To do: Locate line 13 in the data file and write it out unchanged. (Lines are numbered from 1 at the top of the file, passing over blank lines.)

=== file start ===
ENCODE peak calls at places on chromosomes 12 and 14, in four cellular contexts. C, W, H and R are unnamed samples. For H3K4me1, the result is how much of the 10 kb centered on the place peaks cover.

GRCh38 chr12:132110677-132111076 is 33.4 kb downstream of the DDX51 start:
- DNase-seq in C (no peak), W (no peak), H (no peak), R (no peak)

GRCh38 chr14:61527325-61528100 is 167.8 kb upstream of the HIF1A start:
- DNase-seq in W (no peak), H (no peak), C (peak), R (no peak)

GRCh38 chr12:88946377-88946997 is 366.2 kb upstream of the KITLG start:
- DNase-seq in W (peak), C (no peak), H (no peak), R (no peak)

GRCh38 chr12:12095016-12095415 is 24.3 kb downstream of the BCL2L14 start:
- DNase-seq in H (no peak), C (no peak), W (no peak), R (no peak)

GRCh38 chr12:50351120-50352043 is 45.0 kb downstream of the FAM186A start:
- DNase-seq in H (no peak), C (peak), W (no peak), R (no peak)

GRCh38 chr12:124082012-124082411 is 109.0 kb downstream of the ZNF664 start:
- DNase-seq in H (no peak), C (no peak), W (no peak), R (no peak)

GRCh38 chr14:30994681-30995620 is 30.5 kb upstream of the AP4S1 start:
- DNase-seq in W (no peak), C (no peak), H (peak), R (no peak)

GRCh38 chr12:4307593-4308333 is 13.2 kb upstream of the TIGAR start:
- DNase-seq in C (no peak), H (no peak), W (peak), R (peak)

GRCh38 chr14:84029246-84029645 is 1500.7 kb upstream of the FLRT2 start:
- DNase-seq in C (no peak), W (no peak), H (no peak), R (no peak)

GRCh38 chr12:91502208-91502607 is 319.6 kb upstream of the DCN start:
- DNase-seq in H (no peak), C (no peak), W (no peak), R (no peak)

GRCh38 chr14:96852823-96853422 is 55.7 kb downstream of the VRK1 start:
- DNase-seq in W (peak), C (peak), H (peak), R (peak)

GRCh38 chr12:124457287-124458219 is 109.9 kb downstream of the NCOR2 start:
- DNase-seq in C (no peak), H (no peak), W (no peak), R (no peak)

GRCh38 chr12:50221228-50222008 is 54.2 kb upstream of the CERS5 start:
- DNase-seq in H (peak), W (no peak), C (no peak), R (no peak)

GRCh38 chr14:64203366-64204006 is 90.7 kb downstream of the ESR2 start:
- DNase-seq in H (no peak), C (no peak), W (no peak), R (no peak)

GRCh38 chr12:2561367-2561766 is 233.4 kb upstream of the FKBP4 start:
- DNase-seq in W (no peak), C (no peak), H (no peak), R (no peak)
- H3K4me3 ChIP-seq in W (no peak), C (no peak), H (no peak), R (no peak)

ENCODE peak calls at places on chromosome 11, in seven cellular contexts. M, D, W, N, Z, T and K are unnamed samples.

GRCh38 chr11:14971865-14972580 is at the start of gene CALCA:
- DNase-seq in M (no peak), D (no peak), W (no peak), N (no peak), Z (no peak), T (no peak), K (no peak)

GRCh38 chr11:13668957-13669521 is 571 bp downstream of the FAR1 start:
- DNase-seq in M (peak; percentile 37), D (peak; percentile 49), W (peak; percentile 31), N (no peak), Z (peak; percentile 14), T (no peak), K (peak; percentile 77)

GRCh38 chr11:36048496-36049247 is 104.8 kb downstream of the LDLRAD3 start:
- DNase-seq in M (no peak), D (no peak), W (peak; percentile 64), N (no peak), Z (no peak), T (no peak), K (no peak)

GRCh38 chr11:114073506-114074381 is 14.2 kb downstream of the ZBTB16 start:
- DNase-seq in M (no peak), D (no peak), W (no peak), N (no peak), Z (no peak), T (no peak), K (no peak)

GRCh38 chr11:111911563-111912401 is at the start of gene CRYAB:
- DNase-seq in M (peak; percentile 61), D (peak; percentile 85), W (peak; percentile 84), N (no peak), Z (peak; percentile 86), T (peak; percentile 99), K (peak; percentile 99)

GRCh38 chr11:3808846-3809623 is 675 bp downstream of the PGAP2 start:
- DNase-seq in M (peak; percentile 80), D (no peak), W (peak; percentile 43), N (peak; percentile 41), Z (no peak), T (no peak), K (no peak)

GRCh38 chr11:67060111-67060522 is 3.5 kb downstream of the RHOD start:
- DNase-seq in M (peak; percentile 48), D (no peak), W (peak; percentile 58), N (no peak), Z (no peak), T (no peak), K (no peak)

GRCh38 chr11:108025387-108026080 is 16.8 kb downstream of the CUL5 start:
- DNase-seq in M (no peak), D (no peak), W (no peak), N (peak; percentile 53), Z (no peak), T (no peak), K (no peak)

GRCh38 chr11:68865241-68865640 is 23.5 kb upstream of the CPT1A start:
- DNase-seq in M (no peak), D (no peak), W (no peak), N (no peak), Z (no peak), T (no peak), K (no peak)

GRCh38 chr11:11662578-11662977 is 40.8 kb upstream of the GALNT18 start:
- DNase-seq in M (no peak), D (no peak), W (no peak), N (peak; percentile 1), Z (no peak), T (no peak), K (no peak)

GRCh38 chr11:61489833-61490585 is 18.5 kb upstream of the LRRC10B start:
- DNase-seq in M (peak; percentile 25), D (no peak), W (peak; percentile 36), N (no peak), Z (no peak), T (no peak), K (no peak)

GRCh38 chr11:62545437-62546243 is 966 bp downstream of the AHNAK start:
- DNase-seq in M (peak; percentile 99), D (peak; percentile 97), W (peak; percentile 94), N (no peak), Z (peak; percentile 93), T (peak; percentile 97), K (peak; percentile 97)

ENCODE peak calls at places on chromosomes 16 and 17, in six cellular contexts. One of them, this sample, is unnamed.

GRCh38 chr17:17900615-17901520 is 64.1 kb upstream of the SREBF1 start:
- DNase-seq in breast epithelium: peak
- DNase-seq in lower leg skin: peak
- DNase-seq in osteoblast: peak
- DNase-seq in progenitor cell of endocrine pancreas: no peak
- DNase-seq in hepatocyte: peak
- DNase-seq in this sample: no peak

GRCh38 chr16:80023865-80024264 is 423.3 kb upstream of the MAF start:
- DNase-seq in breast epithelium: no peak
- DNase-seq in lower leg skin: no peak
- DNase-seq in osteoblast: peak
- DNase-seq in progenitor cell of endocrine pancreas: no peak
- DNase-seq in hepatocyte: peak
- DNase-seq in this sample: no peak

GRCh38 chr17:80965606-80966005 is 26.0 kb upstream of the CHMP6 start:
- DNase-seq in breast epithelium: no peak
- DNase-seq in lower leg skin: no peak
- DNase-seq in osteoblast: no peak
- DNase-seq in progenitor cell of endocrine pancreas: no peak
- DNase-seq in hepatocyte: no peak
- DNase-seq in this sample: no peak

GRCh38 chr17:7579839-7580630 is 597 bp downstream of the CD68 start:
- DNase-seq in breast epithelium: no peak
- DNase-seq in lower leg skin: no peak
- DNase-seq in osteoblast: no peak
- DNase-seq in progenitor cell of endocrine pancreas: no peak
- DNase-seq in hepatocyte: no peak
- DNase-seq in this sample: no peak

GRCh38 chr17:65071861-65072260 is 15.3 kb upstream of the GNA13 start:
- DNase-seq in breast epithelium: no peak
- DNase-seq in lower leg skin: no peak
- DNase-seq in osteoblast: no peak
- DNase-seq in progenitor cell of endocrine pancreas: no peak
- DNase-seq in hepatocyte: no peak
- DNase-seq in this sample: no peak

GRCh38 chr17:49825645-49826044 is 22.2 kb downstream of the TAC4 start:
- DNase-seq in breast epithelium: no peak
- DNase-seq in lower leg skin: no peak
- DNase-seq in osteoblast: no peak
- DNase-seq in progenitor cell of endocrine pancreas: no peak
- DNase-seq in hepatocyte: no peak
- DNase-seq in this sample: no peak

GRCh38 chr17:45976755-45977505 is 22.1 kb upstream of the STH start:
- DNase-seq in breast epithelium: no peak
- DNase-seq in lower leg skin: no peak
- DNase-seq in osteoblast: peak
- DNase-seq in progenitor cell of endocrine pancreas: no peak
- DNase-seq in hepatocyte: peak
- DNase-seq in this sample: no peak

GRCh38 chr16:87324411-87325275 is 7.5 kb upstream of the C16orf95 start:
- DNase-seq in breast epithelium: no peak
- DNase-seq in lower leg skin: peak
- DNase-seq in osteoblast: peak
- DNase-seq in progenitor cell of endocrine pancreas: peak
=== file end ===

- DNase-seq in H (no peak), C (no peak), W (no peak), R (no peak)